AVAILABLE JANUARY 23RD 2018/ MIRA
How well do you really know your best friend?
Kat Grant and Alice Campbell have a friendship forged in shared confidences and long lunches lubricated by expensive wine. Though they’re very different women—the artsy socialite and the struggling suburbanite—they’re each other’s rocks. But even rocks crumble under pressure. Like when Kat’s financier husband, Howard, plunges to his death from the second-floor balcony of their South Florida mansion.
Howard was a jerk, a drunk, a bully and, police say, a murder victim. The questions begin piling up. Like why Kat has suddenly gone dark: no calls, no texts and no chance her wealthy family will let Alice see her. Why investigators are looking so hard in Alice’s direction. Who stands to get hurt next. And who is the cool liar—the masterful manipulator behind it all.
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“Mrs. Campbell is here,” Demer said to her. “I see that. I’ll be right in,” Oliver replied.
The detective led me to a small conference room and ges- tured for me to sit at a rectangular table with a shiny cherry finish. Sun was streaming in through two windows, and Demer adjusted the blinds so the light wouldn’t be in my eyes. “Can I get you anything to drink?” he asked. “Coffee? Al- though I wouldn’t, if I were you.” He held up his Starbucks cup. “I’m not a coffee snob by any stretch, so you can imagine how bad it would have to be to get me to spend five bucks
on this. We also have soda and bottled water.” “Water would be great,” I answered.
“Sure thing. I’ll be right back.”
Demer left just as Oliver strode in. She had removed her suit jacket and rolled up the sleeves of her blue oxford button- down. Her face was bare of makeup, and the only jewelry she wore was a pair of small gold hoop earrings. She took a seat across from me, dropping a notebook on the table.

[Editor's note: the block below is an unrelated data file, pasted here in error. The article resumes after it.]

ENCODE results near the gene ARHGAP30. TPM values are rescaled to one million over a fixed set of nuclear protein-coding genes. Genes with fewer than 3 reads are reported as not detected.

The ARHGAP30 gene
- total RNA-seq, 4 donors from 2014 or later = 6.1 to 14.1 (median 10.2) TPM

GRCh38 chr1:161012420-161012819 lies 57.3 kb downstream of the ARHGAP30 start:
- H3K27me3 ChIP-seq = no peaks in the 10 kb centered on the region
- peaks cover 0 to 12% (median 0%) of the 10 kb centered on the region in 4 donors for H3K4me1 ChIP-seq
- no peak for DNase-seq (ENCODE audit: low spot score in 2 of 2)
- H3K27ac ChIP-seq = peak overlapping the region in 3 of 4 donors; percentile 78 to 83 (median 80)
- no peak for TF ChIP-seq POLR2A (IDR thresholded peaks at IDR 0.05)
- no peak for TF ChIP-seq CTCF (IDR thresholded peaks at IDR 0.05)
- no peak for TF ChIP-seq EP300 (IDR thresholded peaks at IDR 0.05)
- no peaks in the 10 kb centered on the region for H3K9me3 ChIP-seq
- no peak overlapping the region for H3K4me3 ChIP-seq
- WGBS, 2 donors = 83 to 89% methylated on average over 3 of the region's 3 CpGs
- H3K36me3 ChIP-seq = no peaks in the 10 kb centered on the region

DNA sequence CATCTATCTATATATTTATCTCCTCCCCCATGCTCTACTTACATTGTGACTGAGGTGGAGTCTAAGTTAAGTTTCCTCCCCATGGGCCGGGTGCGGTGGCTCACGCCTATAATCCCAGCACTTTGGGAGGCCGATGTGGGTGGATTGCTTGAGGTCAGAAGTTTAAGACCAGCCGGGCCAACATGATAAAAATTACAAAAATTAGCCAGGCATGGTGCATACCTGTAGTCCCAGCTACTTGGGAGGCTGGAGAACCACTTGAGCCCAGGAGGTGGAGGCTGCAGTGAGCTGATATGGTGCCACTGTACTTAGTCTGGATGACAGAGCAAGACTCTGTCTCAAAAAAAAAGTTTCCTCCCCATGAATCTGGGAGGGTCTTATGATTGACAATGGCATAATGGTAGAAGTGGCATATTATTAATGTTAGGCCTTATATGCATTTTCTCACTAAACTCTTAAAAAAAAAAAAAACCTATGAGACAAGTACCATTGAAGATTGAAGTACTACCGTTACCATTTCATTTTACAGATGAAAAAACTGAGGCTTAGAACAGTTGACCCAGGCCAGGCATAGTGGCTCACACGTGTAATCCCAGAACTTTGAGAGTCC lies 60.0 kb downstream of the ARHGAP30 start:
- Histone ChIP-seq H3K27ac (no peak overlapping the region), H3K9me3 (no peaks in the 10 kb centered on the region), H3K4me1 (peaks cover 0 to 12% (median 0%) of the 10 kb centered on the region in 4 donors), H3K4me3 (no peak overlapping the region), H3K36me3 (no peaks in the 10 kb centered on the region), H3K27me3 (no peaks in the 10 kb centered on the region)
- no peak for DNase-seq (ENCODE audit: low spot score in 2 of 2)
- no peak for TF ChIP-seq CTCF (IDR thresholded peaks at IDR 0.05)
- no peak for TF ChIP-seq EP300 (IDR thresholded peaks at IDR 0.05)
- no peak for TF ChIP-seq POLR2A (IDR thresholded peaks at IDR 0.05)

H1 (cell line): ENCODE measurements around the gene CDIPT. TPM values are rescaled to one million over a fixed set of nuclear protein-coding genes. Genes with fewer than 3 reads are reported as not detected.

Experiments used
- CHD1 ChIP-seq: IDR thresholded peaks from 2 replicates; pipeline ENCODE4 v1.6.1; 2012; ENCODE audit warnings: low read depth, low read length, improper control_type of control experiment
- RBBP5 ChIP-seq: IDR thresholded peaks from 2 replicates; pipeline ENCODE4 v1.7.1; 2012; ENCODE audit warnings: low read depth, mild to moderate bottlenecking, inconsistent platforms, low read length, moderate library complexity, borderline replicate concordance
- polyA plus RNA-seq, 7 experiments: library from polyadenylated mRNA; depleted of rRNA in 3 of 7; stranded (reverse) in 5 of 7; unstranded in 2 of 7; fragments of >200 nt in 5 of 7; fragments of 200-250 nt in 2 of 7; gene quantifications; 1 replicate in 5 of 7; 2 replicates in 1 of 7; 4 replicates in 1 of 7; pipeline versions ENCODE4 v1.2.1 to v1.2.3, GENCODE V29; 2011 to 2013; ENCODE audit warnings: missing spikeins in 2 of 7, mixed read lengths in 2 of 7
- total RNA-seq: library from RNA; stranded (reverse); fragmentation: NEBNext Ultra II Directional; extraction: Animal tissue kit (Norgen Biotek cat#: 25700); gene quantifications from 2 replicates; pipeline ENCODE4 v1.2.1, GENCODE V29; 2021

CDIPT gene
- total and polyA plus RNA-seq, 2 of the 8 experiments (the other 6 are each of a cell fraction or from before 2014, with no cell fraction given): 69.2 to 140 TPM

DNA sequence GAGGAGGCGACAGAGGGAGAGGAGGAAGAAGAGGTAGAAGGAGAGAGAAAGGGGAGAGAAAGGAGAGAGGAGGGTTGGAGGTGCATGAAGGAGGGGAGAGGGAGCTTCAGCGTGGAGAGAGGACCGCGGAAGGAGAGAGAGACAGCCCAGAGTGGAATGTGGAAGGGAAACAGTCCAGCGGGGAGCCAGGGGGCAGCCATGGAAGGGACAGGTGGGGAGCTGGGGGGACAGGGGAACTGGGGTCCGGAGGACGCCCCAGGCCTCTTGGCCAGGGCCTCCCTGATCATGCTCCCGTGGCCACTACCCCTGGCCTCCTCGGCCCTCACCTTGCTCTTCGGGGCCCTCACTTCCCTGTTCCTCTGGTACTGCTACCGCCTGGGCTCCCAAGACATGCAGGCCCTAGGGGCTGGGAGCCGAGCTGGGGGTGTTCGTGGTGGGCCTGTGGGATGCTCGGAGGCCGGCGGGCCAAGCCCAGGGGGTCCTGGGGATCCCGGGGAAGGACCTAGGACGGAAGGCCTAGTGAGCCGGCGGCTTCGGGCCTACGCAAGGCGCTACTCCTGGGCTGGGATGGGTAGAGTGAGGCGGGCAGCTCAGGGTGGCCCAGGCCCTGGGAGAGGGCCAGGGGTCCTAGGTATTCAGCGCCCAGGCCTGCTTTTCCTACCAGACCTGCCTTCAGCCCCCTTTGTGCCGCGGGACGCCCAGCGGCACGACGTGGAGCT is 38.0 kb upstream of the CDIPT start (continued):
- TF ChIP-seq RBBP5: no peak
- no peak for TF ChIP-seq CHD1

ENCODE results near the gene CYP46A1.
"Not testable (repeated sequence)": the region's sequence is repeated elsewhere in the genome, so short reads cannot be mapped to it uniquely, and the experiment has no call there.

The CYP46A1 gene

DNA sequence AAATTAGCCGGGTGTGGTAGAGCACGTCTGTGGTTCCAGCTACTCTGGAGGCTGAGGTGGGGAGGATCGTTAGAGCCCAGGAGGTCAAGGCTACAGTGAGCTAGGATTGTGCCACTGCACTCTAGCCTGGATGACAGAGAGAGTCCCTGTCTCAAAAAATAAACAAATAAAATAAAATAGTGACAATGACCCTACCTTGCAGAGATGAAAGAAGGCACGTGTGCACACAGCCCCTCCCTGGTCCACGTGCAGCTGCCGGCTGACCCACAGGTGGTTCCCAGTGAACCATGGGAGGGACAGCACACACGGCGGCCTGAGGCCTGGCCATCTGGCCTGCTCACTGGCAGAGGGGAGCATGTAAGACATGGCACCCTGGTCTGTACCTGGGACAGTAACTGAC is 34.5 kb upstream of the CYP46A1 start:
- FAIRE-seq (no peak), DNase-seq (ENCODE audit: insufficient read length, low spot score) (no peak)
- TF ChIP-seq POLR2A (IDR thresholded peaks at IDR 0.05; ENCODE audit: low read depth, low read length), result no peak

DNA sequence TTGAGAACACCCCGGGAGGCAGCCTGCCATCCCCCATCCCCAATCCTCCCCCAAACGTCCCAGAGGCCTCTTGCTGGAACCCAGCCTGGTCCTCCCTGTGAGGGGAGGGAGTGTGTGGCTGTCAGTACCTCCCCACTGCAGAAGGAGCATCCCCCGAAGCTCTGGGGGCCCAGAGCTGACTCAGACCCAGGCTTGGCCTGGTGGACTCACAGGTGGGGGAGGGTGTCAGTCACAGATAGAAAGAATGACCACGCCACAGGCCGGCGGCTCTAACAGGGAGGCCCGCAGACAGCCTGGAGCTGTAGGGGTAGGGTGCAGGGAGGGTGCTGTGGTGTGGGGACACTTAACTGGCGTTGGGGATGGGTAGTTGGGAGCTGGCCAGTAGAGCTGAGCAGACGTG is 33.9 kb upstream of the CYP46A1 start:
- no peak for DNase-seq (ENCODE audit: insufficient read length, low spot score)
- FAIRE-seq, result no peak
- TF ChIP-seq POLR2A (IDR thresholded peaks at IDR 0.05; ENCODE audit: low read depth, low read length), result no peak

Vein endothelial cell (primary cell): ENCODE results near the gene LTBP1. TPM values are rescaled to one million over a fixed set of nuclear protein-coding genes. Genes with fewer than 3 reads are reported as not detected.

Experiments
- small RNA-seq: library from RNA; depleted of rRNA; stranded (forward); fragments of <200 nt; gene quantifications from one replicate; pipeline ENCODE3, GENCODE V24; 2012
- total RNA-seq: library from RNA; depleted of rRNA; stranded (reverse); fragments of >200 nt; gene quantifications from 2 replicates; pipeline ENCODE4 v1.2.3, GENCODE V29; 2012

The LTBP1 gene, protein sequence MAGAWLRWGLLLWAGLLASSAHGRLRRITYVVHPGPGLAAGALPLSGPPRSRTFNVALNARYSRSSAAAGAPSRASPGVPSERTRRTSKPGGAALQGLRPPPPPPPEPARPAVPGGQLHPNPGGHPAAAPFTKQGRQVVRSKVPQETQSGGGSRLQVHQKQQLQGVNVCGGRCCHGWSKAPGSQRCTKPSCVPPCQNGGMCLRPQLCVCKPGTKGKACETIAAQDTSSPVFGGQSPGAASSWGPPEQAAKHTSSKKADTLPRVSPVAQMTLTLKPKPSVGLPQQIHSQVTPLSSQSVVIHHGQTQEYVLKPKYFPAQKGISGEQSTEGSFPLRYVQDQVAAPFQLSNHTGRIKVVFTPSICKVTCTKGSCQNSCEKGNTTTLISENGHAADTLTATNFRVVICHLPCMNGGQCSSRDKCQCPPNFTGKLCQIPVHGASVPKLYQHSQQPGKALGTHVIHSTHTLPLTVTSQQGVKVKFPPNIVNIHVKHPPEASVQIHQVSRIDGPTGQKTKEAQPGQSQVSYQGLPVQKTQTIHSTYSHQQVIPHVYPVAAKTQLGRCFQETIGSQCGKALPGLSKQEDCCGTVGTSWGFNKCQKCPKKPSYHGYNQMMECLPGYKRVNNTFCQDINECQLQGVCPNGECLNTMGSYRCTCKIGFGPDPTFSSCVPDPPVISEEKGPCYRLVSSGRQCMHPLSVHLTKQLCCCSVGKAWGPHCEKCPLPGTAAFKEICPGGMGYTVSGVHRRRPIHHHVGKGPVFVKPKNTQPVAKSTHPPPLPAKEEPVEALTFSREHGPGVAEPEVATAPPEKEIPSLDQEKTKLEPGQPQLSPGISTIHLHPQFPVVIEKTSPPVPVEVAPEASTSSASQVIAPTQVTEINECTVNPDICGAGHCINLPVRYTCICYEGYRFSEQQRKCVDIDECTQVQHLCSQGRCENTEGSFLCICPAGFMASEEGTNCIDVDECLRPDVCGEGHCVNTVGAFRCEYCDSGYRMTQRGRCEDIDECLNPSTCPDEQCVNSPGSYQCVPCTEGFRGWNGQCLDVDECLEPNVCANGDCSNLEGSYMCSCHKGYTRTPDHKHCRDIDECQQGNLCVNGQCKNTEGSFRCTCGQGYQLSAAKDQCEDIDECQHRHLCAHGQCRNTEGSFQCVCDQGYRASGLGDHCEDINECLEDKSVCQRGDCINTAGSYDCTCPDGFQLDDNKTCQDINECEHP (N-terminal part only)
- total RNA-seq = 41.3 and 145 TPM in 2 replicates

“You took your time getting here,” she said. The bad cop was officially on the scene.
I wondered if she was always this bad-tempered or if there was something about this particular case bothering her. Was it contempt for the extremely wealthy area her department policed? But if so, why choose to work here over a grittier but surely more exciting law enforcement agency, like in West Palm or even Miami? Or did her anger stem from Demer’s presence? Maybe she was angry that he had been brought in from Tallahassee to work on an investigation that she had ex- pected to take the lead on.
I chose not to respond to her comment. Instead I looked
back at her steadily, wanting to make it clear early on that I would not be bullied.
“I heard you’re some sort of a writer,” Oliver said, folding her arms over her chest.
I nodded. “I’m the author of a series of books of logic puz- zles for children.”
The door opened and Demer came in. He glanced from Oliver to me and back again.
“Everything okay in here?”
“Sergeant Oliver has been asking me about my work ex- perience,” I said. “But I assume that’s not what you wanted to talk to me about.”
“No, it’s not,” Demer agreed. He handed me a bottle of water and sat down next to Oliver. The detective placed a folder on the table and f lipped it open. “Thank you for tak- ing time out of your schedule to come talk with us.”
“Of course. Although I’m still not sure how I can help you.” “Why don’t you let us worry about that?” Oliver interjected.
I pressed my lips together and folded my hands in my lap. Demer’s eyes f litted in the direction of his partner. I sensed that he wasn’t on board with her interview technique. Maybe he didn’t like the good cop–bad cop dynamic any more than I did. Or maybe this was part of their act, too.
“As you know, we’re investigating the death of Howard Grant…” Demer began.
“As I’m sure you know, the cause of his death was unusual,” the detective continued. He glanced up at me. “I’m assuming you know how he died.”
“Yes.” I couldn’t help but shiver. “It was pretty awful.” “How well did you know Mr. Grant?” Demer asked.
I paused, not quite sure how to answer this.